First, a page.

Gay Arizona man says he was attacked by a homophobic 10-person mob

Cesar Marin, Facebook, gay bashing, Phoenix Arizona
Cesar MarinPhoto: Cesar Marin's Facebook

A gay Phoenix, Arizona resident named Cesar Marin says he was the victim of a gay bashing this weekend. Police are reportedly investigating. Marin says they have arrested one suspect

In a public Facebook post (which has since been shared over 1,600 times), Marin wrote:

“I was attacked by a mob of 10 people [early Saturday morning]. It all started with 1 girl flicking her cigarette in my car and calling me a faggot. Before I knew it, I was surrounded in a hail of punches. One guy kicked me in the face when I fell down. The police are investigating and they have the cigarette the girl flicked into my car. I have a broken nose and a swollen face and bruised body. Im home resting. Thanks for all your love!”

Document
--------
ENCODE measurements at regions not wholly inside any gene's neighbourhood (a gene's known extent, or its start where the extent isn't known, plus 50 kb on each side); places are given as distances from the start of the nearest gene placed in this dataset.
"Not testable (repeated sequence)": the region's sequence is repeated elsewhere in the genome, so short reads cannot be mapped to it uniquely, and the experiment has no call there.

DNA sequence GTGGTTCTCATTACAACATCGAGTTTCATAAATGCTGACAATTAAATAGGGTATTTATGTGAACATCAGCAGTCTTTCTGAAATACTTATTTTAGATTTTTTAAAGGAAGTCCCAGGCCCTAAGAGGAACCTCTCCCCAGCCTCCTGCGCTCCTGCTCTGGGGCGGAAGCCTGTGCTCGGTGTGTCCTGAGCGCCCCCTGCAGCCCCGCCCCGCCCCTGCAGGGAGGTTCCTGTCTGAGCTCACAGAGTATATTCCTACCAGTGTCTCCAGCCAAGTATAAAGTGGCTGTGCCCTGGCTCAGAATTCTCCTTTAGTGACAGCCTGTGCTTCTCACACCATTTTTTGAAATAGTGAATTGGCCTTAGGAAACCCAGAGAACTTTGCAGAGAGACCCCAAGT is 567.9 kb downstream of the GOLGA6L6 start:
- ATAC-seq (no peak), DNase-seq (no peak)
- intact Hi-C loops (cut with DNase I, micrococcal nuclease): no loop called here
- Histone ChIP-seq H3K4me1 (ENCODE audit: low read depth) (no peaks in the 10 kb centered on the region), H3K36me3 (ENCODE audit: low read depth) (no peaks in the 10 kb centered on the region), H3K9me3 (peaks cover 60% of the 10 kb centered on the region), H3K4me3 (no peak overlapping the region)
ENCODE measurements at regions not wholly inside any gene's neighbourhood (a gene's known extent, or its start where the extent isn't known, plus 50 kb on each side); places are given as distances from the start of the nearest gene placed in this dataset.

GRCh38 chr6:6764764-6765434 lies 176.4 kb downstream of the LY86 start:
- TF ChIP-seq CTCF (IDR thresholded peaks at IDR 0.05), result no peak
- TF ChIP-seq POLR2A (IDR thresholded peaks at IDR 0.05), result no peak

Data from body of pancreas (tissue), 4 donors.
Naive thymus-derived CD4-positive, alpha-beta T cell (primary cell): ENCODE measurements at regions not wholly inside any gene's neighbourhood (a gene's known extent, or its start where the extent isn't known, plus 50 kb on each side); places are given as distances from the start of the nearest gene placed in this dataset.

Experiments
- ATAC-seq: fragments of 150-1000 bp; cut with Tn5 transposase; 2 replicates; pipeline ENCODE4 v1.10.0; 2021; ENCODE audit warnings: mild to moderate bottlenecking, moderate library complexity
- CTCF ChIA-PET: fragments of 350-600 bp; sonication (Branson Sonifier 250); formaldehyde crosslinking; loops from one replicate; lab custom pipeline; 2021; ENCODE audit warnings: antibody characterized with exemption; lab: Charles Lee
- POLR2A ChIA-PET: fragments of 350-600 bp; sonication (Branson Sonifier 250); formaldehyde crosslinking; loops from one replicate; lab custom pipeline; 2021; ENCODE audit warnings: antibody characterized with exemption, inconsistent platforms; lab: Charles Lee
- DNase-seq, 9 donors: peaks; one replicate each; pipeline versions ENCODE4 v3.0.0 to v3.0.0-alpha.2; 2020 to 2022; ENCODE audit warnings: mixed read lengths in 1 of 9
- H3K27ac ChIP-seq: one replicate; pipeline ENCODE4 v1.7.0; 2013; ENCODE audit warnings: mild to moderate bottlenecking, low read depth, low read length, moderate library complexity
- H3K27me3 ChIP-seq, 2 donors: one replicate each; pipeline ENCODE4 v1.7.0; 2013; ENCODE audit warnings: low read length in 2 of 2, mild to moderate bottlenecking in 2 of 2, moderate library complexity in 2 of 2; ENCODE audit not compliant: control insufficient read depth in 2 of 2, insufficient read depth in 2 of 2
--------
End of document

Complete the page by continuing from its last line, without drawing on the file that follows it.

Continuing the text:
Marin reportedly had his nose broken in two places after a man kicked him in the face. Although Marin still has bruising and pain, he’s confident he’ll make a full recovery.


National statistics suggest that hate crimes against LGBTQ people have been increasing since 2016, though this can be difficult to quantify. Vanessa Panfil, a professor of criminal justice, told BuzzFeed News that violence against LGBTQ people might be connected to the Trump administration’s anti-LGBTQ policies and rhetoric.

Related: Arizona pastor predicts ‘AIDS-free world by Christmas’ if all ‘homos’ are killed

Arizona has a mixed record of late when it comes to LGBTQ rights. Even though state Democrats have pushed for statewide nondiscrimination protections, conservatives continue pushing for retrogressive policies like a law that would forbid teachers from discussing any “controversial” issues (including contemporary politics, slavery and anything LGBTQ). Under the law, teachers would be fired if they discuss these topics.

Arizona is also one of seven U.S. states with a “no promo homo” law forbidding teachers from ever mentioning homosexuality “in a positive light.” Last month, Kathy Hoffman, Arizona’s new Superintendent of Public Instruction, said the law should be repealed.

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